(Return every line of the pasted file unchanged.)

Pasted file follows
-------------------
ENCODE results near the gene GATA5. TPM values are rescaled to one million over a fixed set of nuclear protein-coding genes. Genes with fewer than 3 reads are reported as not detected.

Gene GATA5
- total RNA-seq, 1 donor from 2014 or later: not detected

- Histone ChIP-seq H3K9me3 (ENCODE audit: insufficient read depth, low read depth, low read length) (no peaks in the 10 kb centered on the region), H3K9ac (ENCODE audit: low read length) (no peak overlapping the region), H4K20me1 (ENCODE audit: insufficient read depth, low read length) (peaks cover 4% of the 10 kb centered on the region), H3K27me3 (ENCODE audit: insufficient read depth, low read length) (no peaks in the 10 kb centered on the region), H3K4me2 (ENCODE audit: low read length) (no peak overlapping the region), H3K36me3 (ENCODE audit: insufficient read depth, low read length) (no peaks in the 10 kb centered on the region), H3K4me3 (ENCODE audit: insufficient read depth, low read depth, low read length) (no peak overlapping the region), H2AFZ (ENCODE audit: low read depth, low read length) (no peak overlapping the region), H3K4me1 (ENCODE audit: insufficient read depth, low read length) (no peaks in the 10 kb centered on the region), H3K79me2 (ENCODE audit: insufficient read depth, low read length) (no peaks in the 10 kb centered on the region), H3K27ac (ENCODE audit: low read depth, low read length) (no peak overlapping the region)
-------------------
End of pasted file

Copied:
ENCODE results near the gene GATA5. TPM values are rescaled to one million over a fixed set of nuclear protein-coding genes. Genes with fewer than 3 reads are reported as not detected.

Gene GATA5
- total RNA-seq, 1 donor from 2014 or later: not detected

- Histone ChIP-seq H3K9me3 (ENCODE audit: insufficient read depth, low read depth, low read length) (no peaks in the 10 kb centered on the region), H3K9ac (ENCODE audit: low read length) (no peak overlapping the region), H4K20me1 (ENCODE audit: insufficient read depth, low read length) (peaks cover 4% of the 10 kb centered on the region), H3K27me3 (ENCODE audit: insufficient read depth, low read length) (no peaks in the 10 kb centered on the region), H3K4me2 (ENCODE audit: low read length) (no peak overlapping the region), H3K36me3 (ENCODE audit: insufficient read depth, low read length) (no peaks in the 10 kb centered on the region), H3K4me3 (ENCODE audit: insufficient read depth, low read depth, low read length) (no peak overlapping the region), H2AFZ (ENCODE audit: low read depth, low read length) (no peak overlapping the region), H3K4me1 (ENCODE audit: insufficient read depth, low read length) (no peaks in the 10 kb centered on the region), H3K79me2 (ENCODE audit: insufficient read depth, low read length) (no peaks in the 10 kb centered on the region), H3K27ac (ENCODE audit: low read depth, low read length) (no peak overlapping the region)